Meanwhile, Conservative polling guru Robert Hayward told The Independent that most “serious” Tory MPs favour an autumn election – though some are worried the local elections in May will only add to the “doom and gloom”.

The Tory peer believes, on balance, that Mr Sunak was “wise” to wait in the hope of an economic revival. And he said the PM was smart to rule out a spring election today to stop Labour “going on and on about the ‘running away’ narrative”.

Lord Hayward added: “It’s not risk-free, because the local elections will be bad. But the polls are still so awful. And it’s just possible that voters will become more inclined to consider his competence if inflation and interest rates continue to fall.”

Former No 10 chief of staff Gavin Barwell said Mr Sunak was “sensible to dampen the speculation down” of a spring election – avoiding the Labour “trap” of letting the speculation continue and being “accused of bottling it when it didn’t happen”.

Sunak speaking to voters in Mansfield (PA)

Mr Sunak dangled the prospect of future tax cuts while speaking to a group of voters in Mansfield – as he pointed to the easing of national insurance from 12 per cent to 10 per cent.

“We want to do more because as we manage the economy responsibly, we can cut your taxes, give you and your family peace of mind ... and confidence that the future is going to be better for you and your children,” he said.

The Tory leader appeared to concede that making progress in 2023 had been difficult, but promised a “better year” ahead. He said: “I’ll be honest, it wasn’t the easiest of years for any of us ... I know that 2024 is going to be a better year, I want to make sure that all you believe 2024 is going to be a better year too.”

Mr Sunak also called on junior doctors to end their strike, as experts warn that ongoing industrial action puts his promise to cut waiting lists at risk.

The PM backed NHS leaders after a number of hospitals pleaded for junior doctors to leave picket lines and return to work amid patient safety fears. “These strikes are disrupting people’s lives,” the Tory leader said. “They are causing an enormous amount of concern to people.”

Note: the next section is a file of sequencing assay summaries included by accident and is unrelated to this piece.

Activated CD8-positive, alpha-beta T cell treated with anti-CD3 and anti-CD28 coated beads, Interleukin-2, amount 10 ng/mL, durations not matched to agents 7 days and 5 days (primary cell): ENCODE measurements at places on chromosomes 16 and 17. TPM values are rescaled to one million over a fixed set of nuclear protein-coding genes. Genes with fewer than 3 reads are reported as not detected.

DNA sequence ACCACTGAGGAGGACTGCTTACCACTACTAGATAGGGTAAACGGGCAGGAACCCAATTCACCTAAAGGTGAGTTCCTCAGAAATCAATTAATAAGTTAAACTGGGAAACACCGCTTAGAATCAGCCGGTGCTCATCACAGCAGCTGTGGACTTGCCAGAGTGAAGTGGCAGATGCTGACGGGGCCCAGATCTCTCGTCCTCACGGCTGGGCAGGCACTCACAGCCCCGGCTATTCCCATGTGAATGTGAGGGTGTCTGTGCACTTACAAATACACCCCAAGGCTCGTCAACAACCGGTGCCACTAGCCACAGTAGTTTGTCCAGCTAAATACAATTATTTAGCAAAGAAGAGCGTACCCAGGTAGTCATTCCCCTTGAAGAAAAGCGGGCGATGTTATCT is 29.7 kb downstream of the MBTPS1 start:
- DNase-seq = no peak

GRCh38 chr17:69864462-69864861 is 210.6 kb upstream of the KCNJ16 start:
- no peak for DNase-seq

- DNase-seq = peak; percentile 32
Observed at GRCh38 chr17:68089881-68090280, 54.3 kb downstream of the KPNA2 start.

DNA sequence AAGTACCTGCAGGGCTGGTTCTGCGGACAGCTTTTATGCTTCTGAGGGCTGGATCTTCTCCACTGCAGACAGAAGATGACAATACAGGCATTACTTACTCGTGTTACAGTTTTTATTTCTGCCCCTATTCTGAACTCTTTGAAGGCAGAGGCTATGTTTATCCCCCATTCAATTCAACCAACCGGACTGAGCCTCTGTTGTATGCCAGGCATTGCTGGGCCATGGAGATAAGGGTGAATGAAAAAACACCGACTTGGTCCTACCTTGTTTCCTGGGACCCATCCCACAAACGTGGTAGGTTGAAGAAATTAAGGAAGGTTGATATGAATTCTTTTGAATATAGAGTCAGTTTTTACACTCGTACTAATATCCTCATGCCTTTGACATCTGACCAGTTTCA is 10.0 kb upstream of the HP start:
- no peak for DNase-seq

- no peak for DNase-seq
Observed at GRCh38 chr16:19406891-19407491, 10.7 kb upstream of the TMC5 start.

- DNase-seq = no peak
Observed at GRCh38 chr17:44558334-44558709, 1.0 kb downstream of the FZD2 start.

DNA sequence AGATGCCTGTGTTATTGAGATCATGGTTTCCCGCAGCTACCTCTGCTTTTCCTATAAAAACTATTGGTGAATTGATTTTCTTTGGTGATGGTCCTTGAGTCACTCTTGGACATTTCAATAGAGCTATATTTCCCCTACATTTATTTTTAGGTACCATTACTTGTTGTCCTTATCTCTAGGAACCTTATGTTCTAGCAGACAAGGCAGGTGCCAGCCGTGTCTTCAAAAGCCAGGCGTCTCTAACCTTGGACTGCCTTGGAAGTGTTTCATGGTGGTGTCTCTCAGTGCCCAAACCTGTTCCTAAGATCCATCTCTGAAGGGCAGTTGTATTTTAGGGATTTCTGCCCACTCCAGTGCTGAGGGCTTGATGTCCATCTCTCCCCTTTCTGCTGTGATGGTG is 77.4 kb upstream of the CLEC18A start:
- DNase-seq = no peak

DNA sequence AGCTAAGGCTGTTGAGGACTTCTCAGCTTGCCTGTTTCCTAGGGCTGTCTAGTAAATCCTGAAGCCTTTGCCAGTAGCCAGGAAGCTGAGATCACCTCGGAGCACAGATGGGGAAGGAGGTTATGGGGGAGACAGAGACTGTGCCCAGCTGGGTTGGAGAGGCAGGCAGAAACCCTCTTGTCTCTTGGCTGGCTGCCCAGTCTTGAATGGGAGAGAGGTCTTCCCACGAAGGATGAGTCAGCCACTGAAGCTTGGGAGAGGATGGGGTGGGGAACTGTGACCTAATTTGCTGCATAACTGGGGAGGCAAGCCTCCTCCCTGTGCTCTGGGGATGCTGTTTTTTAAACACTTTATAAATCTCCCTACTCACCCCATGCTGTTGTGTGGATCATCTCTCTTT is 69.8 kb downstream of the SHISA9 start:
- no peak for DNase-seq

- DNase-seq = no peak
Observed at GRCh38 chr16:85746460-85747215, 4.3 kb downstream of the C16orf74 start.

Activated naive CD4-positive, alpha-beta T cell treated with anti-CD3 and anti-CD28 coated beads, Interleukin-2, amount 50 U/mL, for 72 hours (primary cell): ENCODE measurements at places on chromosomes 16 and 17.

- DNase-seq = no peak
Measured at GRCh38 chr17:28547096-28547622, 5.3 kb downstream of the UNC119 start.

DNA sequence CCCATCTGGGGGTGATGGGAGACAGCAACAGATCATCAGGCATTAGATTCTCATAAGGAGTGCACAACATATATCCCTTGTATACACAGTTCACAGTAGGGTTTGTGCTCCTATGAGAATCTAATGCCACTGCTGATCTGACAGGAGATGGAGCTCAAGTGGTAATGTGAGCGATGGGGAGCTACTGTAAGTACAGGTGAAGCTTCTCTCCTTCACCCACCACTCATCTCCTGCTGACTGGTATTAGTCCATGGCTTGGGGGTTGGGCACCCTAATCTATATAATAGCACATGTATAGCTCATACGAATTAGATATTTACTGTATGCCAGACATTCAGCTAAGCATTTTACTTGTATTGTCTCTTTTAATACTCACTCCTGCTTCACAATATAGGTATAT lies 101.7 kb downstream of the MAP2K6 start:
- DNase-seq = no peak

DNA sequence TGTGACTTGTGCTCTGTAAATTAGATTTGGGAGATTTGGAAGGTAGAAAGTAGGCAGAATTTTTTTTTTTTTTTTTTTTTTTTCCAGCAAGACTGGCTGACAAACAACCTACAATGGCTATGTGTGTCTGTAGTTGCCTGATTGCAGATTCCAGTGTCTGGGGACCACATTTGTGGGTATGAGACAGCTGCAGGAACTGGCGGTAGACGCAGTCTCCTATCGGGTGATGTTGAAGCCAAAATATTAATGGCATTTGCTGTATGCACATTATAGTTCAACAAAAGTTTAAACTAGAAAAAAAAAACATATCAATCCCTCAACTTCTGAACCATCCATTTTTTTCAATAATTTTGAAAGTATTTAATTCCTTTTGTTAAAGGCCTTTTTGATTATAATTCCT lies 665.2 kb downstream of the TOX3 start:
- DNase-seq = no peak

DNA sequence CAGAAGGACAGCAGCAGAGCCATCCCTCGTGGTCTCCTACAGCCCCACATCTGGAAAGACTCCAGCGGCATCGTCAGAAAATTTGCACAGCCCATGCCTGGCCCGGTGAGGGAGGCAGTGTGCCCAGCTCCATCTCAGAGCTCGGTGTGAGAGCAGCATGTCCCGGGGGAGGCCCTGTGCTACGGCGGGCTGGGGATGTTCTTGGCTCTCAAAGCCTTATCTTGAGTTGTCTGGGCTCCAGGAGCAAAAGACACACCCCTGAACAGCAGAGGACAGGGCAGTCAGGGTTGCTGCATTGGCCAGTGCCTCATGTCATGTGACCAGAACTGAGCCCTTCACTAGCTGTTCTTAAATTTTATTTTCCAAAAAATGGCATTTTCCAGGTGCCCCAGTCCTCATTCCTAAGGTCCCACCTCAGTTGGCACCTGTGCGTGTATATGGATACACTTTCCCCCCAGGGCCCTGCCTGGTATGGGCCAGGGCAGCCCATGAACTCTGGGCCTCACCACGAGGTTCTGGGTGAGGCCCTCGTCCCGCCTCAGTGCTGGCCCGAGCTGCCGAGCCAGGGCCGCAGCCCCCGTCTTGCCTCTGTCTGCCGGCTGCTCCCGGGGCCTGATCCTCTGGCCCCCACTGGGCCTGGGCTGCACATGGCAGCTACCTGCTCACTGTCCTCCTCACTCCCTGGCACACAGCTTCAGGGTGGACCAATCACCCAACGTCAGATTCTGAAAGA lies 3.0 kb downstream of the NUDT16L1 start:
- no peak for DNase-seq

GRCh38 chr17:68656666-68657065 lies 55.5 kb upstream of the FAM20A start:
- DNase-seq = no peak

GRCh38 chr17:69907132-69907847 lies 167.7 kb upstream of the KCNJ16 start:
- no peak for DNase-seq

Starmer accuses Sunak of 'squatting' in No 10 after PM refuses spring election

Sir Keir pledged in his Bristol speech to bring hope to an “exhausted” Britain in 2024, as he accused the “miserable” Tories of “pointless populist” gimmicks.

He said a Labour government would want to cut taxes – but insisted that reversing flagging growth would be the first priority if he takes power at the next general election.

Sir Keir also conceded his planned £28bn-a-year green energy investment could shrink depending on economic conditions – saying it would be subject to strict fiscal rules.

“The first lever that we want to pull, the first place we will go, is growth in our economy because that’s what’s been missing for 14 years,” said the Labour boss. “Any tax cuts have to be fair and affordable, and we have to be realistic about that. But I think the place to go is to growth on this.”

Speaking to reporters at the end of a speech in Bristol, the Labour leader also said claims that he wanted to duck TV debates with Mr Sunak were “nonsense” – adding: “Bring it on.”

Join our commenting forum

Join thought-provoking conversations, follow other Independent readers and see their replies


Thank you for registering

Please refresh the page or navigate to another page on the site to be automatically logged inPlease refresh your browser to be logged in